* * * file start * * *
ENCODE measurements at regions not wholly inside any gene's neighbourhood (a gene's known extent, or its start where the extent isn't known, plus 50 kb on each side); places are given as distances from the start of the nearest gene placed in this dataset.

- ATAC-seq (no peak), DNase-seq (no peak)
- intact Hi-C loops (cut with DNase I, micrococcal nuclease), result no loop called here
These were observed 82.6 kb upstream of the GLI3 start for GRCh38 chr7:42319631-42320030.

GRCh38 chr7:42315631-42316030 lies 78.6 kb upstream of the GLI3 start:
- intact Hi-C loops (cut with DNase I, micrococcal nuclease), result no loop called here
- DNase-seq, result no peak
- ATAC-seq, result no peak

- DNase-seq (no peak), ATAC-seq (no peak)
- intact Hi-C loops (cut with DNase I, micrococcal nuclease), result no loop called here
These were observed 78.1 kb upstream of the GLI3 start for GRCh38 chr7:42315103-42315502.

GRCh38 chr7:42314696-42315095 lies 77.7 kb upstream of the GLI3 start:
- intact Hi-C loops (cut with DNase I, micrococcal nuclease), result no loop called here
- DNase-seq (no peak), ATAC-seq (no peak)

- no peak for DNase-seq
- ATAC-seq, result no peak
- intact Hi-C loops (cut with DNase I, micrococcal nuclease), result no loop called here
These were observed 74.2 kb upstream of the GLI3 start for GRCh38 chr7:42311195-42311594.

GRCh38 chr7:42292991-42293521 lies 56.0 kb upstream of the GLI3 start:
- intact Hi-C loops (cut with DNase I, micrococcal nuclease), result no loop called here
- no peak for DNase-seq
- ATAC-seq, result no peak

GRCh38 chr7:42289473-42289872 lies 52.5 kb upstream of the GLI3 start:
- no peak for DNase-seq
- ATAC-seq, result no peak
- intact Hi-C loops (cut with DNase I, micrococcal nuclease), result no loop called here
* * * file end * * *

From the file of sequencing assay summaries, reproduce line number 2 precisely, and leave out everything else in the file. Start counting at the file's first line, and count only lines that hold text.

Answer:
- ATAC-seq (no peak), DNase-seq (no peak)